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Posted on in Family Law

Texas marriage laws, Texas complex divorce lawyerIn some cases, separating couples are not required to go through the time-consuming process of a divorce, but instead can obtain an annulment. However, courts do not grant no-fault annulments, which means that in order to obtain an annulment, a couple must demonstrate that a marriage was void or voidable. Although annulling a marriage can save time and money in the long run, it is not the best course of action for every couple, so if you are considering ending your marriage, it is crucial to contact an experienced complex divorce attorney who can explain your options.

Void Marriages

In Texas, annulments can be used to invalidate two types of marriages, those that are considered void and those that are voidable. Void marriages are those that were never legal, which in Texas means that they were either incestuous or bigamous in nature. Most bigamy-related annulments involve situations where a party did not wait the required 30 days after the finalization of a divorce before marrying someone else. In these types of cases, the new spouse could legally annul the marriage. However, he or she would only have until the couple’s one year anniversary to do so.

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Posted on in Child Custody

Texas complex custody attorney, Texas complex litigation lawyerIn Texas, the legal rights and responsibilities of a parent who retains custody of a child is referred to as a conservatorship. Although a family law judge can set the terms of a conservatorship, it is much simpler and less stressful if the parents can come to an agreement outside of the courtroom, so if you are considering a divorce, it is important to contact an experienced complex child custody attorney who can help explain your options.

Types of Conservatorships

There are two main types of conservatorships, or custody arrangements in Texas, including:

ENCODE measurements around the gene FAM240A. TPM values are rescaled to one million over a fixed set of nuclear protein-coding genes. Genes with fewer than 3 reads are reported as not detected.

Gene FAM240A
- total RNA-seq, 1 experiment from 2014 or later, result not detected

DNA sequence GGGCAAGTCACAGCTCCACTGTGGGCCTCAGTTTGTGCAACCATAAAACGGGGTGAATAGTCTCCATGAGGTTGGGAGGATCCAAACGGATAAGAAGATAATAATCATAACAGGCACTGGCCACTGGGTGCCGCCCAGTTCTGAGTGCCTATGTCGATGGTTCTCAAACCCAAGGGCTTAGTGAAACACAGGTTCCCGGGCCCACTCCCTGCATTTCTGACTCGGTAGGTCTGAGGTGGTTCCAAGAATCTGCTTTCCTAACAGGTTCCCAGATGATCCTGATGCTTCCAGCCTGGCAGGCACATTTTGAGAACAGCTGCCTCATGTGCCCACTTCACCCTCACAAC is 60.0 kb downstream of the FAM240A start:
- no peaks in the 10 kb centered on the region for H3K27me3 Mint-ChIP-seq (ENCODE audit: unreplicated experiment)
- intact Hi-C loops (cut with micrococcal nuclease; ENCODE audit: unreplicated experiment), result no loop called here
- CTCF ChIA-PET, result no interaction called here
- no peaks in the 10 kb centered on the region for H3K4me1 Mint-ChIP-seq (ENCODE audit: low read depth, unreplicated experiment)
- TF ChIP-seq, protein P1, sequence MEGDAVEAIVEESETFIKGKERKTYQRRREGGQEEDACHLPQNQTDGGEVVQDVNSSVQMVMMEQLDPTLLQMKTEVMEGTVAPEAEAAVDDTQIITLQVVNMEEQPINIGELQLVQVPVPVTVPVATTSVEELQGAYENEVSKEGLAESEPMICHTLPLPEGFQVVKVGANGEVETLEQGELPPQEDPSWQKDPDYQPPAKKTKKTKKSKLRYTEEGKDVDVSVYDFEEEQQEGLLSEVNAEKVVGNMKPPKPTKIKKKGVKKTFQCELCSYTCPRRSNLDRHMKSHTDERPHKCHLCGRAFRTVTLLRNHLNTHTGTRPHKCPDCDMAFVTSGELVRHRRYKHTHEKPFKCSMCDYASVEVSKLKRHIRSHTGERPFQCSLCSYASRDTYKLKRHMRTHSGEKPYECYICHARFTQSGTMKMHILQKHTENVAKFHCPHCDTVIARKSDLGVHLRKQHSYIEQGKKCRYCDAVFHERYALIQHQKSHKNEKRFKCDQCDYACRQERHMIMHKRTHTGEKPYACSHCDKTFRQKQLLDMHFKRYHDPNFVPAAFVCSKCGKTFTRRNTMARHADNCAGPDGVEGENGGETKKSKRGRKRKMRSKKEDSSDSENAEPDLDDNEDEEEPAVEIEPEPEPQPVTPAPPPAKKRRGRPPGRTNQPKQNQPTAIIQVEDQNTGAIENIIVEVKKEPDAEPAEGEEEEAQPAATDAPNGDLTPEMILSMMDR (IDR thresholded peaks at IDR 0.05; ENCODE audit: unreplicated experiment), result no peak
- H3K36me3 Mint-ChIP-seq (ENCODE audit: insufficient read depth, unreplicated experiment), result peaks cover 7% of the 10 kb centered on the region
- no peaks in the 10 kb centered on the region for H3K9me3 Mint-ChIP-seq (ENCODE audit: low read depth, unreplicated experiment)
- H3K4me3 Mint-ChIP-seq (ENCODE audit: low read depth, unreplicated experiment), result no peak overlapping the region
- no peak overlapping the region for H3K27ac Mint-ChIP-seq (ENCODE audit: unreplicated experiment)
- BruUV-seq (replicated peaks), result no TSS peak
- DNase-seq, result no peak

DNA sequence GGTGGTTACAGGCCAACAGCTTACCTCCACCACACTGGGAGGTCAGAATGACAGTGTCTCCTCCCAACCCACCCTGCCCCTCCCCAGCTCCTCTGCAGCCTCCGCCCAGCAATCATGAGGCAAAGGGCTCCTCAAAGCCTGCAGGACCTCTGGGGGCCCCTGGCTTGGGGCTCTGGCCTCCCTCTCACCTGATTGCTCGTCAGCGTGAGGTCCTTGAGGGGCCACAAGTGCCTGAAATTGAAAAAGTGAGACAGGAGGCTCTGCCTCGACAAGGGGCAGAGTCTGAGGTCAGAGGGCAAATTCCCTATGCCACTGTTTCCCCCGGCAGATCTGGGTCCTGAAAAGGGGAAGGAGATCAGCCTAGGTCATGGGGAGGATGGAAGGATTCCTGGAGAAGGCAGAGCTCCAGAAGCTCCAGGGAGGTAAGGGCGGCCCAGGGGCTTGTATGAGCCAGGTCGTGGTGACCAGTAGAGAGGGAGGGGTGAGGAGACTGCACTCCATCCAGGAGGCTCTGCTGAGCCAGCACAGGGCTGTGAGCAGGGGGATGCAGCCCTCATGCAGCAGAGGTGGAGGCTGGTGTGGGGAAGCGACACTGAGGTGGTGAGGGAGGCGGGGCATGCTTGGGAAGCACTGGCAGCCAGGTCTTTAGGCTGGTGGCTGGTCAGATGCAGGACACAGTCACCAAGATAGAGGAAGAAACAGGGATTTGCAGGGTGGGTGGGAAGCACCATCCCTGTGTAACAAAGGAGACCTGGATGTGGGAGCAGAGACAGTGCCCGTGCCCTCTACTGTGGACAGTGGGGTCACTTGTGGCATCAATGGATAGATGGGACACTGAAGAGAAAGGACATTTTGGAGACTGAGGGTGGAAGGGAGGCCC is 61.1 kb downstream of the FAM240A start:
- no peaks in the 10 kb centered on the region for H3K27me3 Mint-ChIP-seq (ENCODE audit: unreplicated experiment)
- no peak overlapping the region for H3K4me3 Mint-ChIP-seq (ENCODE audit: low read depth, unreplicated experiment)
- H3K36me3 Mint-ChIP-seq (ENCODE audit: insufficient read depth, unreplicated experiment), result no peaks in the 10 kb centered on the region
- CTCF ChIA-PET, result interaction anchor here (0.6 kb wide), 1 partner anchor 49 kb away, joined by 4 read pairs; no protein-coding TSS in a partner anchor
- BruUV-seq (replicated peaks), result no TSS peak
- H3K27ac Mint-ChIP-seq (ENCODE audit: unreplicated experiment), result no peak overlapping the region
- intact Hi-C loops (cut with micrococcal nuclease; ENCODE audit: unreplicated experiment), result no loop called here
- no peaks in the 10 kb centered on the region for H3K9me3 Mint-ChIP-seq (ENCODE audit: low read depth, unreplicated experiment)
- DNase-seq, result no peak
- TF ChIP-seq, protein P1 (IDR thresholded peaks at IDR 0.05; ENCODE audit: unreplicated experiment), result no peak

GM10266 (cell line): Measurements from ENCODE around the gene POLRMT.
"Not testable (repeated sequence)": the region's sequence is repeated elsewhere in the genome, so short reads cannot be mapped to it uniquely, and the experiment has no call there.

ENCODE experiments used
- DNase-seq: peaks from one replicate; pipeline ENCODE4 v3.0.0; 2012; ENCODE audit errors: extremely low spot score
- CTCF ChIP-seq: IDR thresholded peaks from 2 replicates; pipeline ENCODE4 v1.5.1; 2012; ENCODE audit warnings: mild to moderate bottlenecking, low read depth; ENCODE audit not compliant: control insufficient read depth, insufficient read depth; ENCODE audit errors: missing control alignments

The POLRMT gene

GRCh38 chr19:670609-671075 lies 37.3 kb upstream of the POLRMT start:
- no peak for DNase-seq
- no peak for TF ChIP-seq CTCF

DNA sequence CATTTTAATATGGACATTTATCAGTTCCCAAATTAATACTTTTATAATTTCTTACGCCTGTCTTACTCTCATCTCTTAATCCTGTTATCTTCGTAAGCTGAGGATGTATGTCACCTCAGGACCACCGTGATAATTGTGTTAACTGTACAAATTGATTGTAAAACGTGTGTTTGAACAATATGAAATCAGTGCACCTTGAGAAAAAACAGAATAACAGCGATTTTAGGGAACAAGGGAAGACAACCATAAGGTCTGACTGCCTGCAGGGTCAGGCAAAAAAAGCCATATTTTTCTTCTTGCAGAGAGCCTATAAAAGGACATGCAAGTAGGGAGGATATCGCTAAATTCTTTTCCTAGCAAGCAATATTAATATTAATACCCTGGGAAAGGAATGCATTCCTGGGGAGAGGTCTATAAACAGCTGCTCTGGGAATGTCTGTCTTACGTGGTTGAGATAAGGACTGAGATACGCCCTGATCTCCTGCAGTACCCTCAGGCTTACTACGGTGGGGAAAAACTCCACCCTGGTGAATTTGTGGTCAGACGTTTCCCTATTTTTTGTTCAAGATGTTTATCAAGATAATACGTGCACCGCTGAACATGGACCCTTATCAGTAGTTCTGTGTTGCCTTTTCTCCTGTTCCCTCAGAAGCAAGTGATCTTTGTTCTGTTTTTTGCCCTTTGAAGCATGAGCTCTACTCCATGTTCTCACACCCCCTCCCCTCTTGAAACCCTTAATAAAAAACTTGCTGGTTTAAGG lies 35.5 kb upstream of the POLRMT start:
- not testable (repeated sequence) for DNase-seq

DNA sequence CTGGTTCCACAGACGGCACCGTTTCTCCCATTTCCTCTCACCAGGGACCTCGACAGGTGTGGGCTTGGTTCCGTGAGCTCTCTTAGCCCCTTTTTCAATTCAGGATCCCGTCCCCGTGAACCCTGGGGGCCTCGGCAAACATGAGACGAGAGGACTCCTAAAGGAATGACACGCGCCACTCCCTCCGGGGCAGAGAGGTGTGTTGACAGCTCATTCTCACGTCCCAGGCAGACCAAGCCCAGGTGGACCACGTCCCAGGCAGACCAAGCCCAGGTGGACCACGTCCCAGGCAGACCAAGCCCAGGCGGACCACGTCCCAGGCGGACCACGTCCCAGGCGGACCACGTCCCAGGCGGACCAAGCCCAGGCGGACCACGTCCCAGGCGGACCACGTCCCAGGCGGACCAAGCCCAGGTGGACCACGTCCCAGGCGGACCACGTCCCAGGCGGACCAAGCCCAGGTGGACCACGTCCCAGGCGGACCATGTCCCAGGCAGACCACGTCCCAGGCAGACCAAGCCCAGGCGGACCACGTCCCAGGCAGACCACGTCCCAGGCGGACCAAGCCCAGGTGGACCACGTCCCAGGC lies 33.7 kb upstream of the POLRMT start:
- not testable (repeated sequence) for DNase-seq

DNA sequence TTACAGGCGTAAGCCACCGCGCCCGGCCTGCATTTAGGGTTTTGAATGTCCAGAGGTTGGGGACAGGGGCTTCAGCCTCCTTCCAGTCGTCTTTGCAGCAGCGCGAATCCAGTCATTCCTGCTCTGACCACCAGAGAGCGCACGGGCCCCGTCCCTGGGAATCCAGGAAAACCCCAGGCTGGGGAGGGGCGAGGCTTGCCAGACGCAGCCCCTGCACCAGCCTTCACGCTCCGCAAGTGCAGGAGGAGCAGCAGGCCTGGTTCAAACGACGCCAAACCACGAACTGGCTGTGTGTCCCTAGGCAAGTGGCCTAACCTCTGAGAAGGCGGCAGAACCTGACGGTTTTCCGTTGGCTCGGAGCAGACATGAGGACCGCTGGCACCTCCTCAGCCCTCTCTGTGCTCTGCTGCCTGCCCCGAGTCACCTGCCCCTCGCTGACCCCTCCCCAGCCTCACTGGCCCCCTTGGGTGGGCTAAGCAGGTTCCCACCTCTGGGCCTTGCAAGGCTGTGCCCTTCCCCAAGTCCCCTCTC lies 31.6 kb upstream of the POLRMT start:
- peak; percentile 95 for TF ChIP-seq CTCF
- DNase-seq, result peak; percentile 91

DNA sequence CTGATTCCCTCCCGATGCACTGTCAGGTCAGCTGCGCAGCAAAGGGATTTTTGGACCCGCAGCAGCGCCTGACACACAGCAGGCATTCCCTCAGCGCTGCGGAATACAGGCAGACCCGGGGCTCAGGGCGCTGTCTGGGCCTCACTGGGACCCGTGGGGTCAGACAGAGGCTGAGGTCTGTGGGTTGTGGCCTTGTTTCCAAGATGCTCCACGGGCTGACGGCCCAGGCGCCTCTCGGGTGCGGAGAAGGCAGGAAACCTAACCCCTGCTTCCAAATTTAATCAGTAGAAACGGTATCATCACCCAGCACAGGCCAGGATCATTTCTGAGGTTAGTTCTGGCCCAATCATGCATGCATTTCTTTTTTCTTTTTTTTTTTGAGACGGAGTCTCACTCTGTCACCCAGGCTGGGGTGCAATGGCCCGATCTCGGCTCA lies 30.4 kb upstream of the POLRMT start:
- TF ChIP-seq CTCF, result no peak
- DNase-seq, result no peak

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Texas paternity lawyer, Texas child custody attorney, Texas family law attorney,It appears that the United States Navy may be the latest organization to jump on the bandwagon of extended paternity leave for new fathers.

During a recent visit to Pearl Harbor, Hawaii, Admiral John Richardson presided over an impromptu meeting that included himself, Master Chief Petty Officer of the Navy Mike Stevens, and ten sailors who had become new fathers within the past year. Currently, the Navy provides ten days of paid paternity leave, and Admiral Richardson asked the sailors what they believed a reasonable leave policy would be. After a brief conference, they proposed 30 days of paid leave. Admiral Richardson told the group that "it's great to get a sense for what your input will be," and he promised to pass the recommendation along to his superiors in Washington.

The meeting comes shortly after the Navy tripled paid maternity leave to 18 weeks. In the last several months, Amazon, Netflix, Microsoft, and other large companies have all expanded their paternity leave plans, or at least are considering such action.

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Texas high-asset divorce attorney, Texas complex litigation lawyer, divorce settlement, Collaborative law is quite common in certain areas of North America, including California and Canada, but it has not gained much traction in some areas of The Lone Star State. Is this model an option for your complex divorce or other family law issue?

The Collaborative Family Law Act outlines the procedure in Texas. In a nutshell, the process is somewhat similar to ongoing mediation, with a few important distinctive qualities. The mindset is different. In traditional mediation, it is "every man for himself." The lawyers are determined to walk away with the best deal possible for their respective clients, and they care little or nothing about anyone else's interests. In collaborative law, the parties remain cognizant of how the outcome may affect other people both directly and indirectly involved in their complex divorce.

There is also a structural difference. In traditional mediation, a third-party mediator does all the negotiating, and the parties are merely interested bystanders. However, in collaborative law, the parties themselves do the negotiating.

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